While those investing in a V10 supercar might not have fuel economy at the forefront of their minds, the engine features Audi’s advanced Cylinder-on-demand technology. This sees the engine management system shut down five of the 10 cylinders when you’re trundling along in traffic (or posing along the streets of Knightsbridge or Monaco) to improve fuel consumption, but within milliseconds of you hitting the throttle, all 10 cylinders will burst into life to give you the full force of that glorious engine.
While supercars of old had heavy manual gearboxes with just as heavy clutch pedals, not so the Spyder. With its seven-speed dual-clutch S tronic gearbox it's simply a case of pressing the throttle pedal and the gearbox will do the rest, while for those times when you want to move things along a bit faster you can pull up the right paddle behind the steering wheel to shift up through the gears.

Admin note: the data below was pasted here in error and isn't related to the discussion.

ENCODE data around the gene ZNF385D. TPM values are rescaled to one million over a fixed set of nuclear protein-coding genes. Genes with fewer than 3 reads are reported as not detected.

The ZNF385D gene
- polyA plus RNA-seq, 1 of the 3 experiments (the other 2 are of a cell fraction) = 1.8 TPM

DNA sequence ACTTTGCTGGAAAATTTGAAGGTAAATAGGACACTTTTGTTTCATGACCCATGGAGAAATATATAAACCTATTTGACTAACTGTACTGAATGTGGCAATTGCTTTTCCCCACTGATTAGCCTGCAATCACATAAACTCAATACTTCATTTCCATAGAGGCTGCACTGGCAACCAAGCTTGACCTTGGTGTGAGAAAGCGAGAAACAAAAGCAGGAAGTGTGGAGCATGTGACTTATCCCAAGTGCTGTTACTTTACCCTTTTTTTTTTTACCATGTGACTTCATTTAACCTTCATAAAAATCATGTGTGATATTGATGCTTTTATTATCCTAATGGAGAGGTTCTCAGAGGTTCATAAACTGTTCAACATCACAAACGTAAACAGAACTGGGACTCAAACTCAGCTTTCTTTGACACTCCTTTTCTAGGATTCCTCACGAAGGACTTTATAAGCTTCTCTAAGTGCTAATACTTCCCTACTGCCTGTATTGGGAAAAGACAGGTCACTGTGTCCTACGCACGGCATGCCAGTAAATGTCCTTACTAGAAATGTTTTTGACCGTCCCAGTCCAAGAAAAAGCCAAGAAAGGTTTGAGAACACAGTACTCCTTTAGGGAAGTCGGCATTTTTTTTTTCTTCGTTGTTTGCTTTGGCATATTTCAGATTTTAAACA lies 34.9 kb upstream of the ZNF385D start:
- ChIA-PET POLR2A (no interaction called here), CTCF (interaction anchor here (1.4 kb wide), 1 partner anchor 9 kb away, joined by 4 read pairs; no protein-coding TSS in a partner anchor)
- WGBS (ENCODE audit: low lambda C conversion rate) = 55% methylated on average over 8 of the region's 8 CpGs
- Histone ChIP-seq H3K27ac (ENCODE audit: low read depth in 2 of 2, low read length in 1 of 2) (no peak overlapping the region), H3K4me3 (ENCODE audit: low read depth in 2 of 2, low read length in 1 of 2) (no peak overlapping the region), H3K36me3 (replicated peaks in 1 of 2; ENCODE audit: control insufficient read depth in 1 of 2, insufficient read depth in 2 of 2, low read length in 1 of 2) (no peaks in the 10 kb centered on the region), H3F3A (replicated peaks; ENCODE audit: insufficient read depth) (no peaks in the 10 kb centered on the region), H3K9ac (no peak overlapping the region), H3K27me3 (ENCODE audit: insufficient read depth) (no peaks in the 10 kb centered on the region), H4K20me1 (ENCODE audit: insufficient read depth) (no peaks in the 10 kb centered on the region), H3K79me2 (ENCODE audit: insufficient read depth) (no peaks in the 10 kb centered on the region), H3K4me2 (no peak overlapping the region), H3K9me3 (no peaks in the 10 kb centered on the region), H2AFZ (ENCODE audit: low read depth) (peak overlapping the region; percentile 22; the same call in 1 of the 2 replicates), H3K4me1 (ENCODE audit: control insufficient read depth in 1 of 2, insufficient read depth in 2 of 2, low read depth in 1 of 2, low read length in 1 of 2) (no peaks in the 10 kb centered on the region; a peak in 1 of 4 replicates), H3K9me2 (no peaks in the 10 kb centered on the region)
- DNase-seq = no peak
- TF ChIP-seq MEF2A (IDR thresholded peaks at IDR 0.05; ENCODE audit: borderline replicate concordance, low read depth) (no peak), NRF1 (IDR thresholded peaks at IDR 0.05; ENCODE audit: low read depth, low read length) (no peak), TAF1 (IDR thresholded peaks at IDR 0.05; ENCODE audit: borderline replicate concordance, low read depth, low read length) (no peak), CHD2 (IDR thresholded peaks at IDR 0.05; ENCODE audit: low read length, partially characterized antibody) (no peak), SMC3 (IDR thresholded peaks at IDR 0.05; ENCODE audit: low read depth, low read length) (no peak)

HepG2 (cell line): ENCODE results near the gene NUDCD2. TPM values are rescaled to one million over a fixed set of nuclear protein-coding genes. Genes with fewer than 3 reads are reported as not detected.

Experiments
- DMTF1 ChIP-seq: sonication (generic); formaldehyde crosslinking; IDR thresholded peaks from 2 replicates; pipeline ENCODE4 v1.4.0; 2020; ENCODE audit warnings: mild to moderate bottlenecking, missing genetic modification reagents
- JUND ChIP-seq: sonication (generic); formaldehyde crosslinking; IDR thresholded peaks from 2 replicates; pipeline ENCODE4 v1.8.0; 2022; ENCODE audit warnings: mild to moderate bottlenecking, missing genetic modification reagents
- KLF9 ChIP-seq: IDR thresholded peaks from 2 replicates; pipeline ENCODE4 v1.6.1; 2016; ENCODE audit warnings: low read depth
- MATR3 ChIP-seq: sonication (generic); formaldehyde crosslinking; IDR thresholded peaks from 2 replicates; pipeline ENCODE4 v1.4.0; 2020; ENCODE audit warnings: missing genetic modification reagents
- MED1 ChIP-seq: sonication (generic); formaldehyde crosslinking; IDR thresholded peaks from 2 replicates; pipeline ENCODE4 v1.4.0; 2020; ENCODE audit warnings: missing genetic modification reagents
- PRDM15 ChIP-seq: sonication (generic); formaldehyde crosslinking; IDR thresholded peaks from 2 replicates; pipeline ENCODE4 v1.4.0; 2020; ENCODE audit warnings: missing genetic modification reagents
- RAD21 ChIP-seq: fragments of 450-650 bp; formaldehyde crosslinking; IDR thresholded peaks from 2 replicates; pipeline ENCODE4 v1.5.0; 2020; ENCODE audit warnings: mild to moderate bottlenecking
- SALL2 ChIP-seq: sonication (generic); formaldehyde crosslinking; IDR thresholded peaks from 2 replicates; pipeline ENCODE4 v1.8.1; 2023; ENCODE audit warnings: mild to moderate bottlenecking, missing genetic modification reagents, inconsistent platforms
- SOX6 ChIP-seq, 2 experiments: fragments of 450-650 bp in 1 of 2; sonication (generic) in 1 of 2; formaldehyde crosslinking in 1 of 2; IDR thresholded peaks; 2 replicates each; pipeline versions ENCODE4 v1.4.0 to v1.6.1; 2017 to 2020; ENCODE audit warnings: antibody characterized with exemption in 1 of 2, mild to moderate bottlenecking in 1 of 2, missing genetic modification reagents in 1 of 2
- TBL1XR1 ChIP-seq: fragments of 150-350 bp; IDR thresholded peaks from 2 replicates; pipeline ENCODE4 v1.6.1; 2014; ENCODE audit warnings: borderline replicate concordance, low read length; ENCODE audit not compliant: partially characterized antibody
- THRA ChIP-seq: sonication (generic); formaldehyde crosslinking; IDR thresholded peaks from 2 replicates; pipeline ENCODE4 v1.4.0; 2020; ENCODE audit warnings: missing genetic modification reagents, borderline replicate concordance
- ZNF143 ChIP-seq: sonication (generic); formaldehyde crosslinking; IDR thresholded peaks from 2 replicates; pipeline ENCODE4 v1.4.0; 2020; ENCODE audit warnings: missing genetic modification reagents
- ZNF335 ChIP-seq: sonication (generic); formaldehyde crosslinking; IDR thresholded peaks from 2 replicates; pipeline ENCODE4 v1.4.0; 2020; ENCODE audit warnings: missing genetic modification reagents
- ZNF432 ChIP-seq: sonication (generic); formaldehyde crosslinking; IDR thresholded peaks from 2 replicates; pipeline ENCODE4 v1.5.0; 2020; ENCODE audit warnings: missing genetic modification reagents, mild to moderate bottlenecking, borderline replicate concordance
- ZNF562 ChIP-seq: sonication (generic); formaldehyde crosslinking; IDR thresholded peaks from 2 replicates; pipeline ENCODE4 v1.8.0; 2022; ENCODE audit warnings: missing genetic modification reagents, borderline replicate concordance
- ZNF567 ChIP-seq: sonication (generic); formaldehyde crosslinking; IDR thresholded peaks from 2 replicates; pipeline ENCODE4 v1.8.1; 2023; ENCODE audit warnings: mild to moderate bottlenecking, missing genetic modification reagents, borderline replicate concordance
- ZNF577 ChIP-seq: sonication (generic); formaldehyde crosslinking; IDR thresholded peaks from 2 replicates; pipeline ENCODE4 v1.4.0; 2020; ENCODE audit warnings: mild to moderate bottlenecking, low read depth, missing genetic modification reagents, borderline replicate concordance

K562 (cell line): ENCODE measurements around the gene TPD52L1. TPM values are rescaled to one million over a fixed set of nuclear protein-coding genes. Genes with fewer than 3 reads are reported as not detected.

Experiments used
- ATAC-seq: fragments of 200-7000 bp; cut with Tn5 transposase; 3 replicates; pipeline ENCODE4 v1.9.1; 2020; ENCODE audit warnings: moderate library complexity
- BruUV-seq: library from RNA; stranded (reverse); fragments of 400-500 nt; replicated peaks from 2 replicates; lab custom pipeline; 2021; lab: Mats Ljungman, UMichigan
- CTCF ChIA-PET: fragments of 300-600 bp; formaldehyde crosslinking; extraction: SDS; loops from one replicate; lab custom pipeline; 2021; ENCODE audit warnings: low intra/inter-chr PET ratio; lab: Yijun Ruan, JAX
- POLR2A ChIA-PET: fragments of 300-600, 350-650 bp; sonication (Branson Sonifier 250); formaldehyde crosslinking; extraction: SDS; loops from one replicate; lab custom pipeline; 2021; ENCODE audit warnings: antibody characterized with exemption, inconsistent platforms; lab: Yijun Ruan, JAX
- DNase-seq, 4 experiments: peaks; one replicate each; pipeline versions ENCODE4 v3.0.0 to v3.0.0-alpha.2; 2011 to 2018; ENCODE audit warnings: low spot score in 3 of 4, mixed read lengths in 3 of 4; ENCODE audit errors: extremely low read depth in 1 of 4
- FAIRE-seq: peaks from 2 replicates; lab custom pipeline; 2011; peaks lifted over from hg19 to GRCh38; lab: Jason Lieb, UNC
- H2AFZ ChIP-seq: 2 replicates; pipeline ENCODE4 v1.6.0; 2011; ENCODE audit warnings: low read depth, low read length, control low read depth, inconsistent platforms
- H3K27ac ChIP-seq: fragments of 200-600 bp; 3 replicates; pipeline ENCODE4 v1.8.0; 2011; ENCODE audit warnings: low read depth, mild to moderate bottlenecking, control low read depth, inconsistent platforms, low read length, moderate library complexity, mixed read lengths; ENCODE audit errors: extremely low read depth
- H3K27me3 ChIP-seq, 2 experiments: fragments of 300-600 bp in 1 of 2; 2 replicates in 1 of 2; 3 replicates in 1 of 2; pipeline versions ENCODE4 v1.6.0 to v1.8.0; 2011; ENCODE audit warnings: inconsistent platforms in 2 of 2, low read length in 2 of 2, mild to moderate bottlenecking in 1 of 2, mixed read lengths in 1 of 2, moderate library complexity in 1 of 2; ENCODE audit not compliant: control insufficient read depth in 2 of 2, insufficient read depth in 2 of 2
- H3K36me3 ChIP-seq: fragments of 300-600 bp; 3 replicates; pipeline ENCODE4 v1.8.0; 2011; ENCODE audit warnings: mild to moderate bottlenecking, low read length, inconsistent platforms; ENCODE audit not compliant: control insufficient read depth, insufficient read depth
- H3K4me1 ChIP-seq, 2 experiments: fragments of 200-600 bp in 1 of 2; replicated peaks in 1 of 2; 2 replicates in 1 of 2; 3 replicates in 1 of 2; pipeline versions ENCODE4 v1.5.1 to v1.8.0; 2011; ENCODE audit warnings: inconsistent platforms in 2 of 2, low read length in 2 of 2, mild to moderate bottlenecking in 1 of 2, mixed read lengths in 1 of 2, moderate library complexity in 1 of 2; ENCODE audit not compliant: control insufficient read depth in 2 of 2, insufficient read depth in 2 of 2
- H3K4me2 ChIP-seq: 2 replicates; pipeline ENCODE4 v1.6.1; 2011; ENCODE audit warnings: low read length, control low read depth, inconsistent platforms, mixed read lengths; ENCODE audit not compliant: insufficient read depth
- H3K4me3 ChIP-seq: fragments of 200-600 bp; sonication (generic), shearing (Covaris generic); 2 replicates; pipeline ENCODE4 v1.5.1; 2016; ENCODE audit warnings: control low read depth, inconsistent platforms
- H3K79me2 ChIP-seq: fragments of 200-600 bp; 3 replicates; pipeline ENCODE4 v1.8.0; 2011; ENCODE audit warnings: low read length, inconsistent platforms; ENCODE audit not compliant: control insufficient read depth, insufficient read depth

Compared to the original R8 Spyder, the design has been sharpened up quite a bit, and it’s all the better for it. While it may not have quite the same in-your-face styling as some of its rivals, the Spyder’s understated and purposeful looks – enhanced by the addition of distinctive sideblades, which shove air into the engine, and make the car's midriff a little wider – give it a certain presence and drama, whether it’s parked up or going full pelt.
For purists, a cabriolet is always going to be seen as a compromise over a coupe equivalent – rigidity and stiffness are compromised by lopping the roof off, while the roof mechanism and extra engineering required to add the torsional strength lost by the roof all adds weight. But that’s to ignore the sheer thrill of having the roof down, and the howl of the V10 ricocheting off the surrounding buildings and straight back into the cockpit.